It’s headed to a battle of unbeaten teams later today in the Ford Worlds at Regina’s Brandt Centre. Canada’s Jeff Stoughton pulled even with his 7:30 p.m. adversary, Scotland, on Tuesday afternoon, scoring three in the first end and cruising past France’s Thomas Dufour 11-5.
It was Dufour’s second defeat of the week. He is now two games off the pace set by Canada and Scotland and tied at two losses with Niklas Edin of Sweden and hard-charging Christof Schwaller of Switzerland.
“We had great positioning early,” said Stoughton of his afternoon assignment, “and we made some great shots and just sort of ran it out after that.”
Added Winnipeg vice-skip Jon Mead, “I have no trouble getting up for teams like this. Not even a bit. I thought those guys played a great game. We got off to a great start and they played to try to get back in the game, and they made a lot of quality shots. Maybe they went too hard in the third end, they were in jail.”
France gave up another trio there and trailed 6-1 but hung in until the ninth when Canada nailed up its third three-ender.
“He (Dufour) calls as good a game as anybody I’ve seen here,” said Mead. “They just got down a ton. They weren’t 4-and-1 coming in for nothing. It’s probably a bit easier not knowing these guys. You’re in a world championship and you get up and play. If you can’t get up for this, you can’t get up, period.”
French last-rocker Tony Angiboust professed disappointment with some of his shots. “You make a mistake with that team it can cost you three or four points,” he said. “Canada used our mistakes and played very, very well. I hope we can be better next game (France gets China, Swiss, Germany, back to back).
“I have to play better. We were off on some lines and some weight. Too much inside of shots. We have to forget this game and regroup.”
Switzerland appears to be at that regrouping stage already, having won twice on Tuesday for a 5-and-2 record with the playoffs in sight.”
“We had a good day,” agreed Schwaller, out of St. Moritz. “How do we continue? Just play, play, play and the experience will help you find the right weight.”
The Swiss needed an extra end in order to steal an 8-6 victory over Jiri Snitil (2-5) of the Czech Republic who slipped his last-rock draw through the four-foot looking at the pair.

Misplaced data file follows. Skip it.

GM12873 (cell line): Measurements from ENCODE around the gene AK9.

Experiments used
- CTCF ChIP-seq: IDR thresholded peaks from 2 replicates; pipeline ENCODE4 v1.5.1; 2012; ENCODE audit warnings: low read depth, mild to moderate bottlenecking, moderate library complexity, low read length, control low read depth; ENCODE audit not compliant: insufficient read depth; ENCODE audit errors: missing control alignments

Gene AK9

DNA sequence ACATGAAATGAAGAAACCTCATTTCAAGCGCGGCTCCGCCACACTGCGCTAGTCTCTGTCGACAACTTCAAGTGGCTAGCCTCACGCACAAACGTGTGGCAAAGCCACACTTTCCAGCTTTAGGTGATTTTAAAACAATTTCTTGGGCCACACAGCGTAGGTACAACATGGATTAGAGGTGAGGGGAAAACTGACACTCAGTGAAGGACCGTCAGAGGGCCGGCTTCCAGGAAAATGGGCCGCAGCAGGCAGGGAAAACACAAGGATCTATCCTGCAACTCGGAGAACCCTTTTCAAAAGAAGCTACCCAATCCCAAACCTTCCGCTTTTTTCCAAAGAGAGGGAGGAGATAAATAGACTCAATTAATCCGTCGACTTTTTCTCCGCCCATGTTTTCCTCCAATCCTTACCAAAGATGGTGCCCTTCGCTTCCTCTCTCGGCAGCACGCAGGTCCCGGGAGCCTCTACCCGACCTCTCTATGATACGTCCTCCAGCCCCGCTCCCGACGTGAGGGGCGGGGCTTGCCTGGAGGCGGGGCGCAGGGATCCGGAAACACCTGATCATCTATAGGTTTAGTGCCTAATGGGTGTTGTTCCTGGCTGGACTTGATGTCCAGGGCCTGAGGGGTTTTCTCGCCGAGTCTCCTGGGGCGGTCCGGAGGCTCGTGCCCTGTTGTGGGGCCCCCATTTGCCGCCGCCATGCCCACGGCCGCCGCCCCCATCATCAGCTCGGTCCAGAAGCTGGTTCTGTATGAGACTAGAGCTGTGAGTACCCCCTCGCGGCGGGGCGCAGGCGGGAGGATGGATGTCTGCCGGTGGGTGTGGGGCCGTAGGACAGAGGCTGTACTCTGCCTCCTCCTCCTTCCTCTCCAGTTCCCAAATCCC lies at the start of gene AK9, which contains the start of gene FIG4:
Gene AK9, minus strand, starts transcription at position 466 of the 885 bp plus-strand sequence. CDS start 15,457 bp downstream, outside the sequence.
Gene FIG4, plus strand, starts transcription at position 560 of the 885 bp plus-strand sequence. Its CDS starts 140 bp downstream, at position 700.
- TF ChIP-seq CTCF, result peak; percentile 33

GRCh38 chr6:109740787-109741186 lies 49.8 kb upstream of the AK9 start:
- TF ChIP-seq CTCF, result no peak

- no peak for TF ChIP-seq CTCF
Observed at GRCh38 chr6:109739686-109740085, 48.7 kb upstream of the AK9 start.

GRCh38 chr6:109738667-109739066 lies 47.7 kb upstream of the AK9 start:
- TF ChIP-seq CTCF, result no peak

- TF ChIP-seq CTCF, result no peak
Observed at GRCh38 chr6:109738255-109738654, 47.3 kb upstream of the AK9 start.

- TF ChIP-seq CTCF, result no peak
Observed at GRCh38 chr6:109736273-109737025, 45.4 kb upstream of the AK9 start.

Elsewhere, Korea (2-4) came from behind to outscore winless Denmark 10-8 while Norway’s Thomas Ulsrud (3-4) pulled himself off the canvas with two precise 10th-end shots for a deuce and a 7-6 win over Pete Fenson (2-5) of the U.S.A.
“I’m really happy now to have been able to pull off that last shot,” said the Euro champion skip. “You could just see a bit of it. The weight had to be right. If you overthrew it, you’re in trouble. That was a tight game and a big one for us.”
Ulsrud twice slipped his rocks past guards to demote Fenson counters.
“We’re now down to our last life,” the struggling Ulsrud added. “But I know these guys. I know they can pull it off. Coach says we’re not looking too bad on the stats. ‘You’re up there in all positions’. So I don’t know what the problem is. I don’t think our tactics are too bad. We play the same way all the time.”
It may have something to do with a target on the backs of the colourfully-trousered Norwegians, current Olympic silver medallists.
“Yeah, when we play the French guys and the Czech guys we usually have close games and we pull it off at the end, but here these guys are shooting the lights out against us,” said Ulsrud. “We wonder, why they didn’t play like this before when they played us. Maybe it’s the price for winning Euros and the Olympic silver. I’m more than happy to pay that price but I just hope we can play better.”
In other late games today, Sweden plays Denmark, Korea goes against Germany and France tackles the Chinese.